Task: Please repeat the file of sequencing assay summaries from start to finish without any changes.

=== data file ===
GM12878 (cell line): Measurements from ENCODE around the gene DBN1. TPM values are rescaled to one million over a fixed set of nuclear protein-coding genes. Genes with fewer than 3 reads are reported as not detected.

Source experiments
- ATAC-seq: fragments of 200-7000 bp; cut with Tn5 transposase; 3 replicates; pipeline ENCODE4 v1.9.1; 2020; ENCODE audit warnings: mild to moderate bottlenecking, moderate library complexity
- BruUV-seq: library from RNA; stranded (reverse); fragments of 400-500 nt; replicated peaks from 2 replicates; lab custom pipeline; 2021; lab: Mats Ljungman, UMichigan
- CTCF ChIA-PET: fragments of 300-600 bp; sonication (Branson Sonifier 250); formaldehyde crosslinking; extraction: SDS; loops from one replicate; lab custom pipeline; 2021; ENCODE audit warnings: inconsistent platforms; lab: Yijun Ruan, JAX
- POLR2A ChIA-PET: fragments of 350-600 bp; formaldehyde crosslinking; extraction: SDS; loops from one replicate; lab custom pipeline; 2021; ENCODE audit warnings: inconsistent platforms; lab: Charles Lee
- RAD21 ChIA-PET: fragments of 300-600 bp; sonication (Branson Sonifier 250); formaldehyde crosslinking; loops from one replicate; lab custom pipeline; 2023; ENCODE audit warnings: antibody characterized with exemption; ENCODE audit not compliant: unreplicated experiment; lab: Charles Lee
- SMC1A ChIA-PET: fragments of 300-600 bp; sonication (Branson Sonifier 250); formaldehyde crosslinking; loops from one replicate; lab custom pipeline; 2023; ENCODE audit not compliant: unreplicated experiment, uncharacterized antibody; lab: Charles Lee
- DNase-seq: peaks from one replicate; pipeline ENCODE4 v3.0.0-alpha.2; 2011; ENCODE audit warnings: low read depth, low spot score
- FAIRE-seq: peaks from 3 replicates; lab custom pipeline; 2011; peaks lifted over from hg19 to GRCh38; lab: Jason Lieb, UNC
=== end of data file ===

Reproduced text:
GM12878 (cell line): Measurements from ENCODE around the gene DBN1. TPM values are rescaled to one million over a fixed set of nuclear protein-coding genes. Genes with fewer than 3 reads are reported as not detected.

Source experiments
- ATAC-seq: fragments of 200-7000 bp; cut with Tn5 transposase; 3 replicates; pipeline ENCODE4 v1.9.1; 2020; ENCODE audit warnings: mild to moderate bottlenecking, moderate library complexity
- BruUV-seq: library from RNA; stranded (reverse); fragments of 400-500 nt; replicated peaks from 2 replicates; lab custom pipeline; 2021; lab: Mats Ljungman, UMichigan
- CTCF ChIA-PET: fragments of 300-600 bp; sonication (Branson Sonifier 250); formaldehyde crosslinking; extraction: SDS; loops from one replicate; lab custom pipeline; 2021; ENCODE audit warnings: inconsistent platforms; lab: Yijun Ruan, JAX
- POLR2A ChIA-PET: fragments of 350-600 bp; formaldehyde crosslinking; extraction: SDS; loops from one replicate; lab custom pipeline; 2021; ENCODE audit warnings: inconsistent platforms; lab: Charles Lee
- RAD21 ChIA-PET: fragments of 300-600 bp; sonication (Branson Sonifier 250); formaldehyde crosslinking; loops from one replicate; lab custom pipeline; 2023; ENCODE audit warnings: antibody characterized with exemption; ENCODE audit not compliant: unreplicated experiment; lab: Charles Lee
- SMC1A ChIA-PET: fragments of 300-600 bp; sonication (Branson Sonifier 250); formaldehyde crosslinking; loops from one replicate; lab custom pipeline; 2023; ENCODE audit not compliant: unreplicated experiment, uncharacterized antibody; lab: Charles Lee
- DNase-seq: peaks from one replicate; pipeline ENCODE4 v3.0.0-alpha.2; 2011; ENCODE audit warnings: low read depth, low spot score
- FAIRE-seq: peaks from 3 replicates; lab custom pipeline; 2011; peaks lifted over from hg19 to GRCh38; lab: Jason Lieb, UNC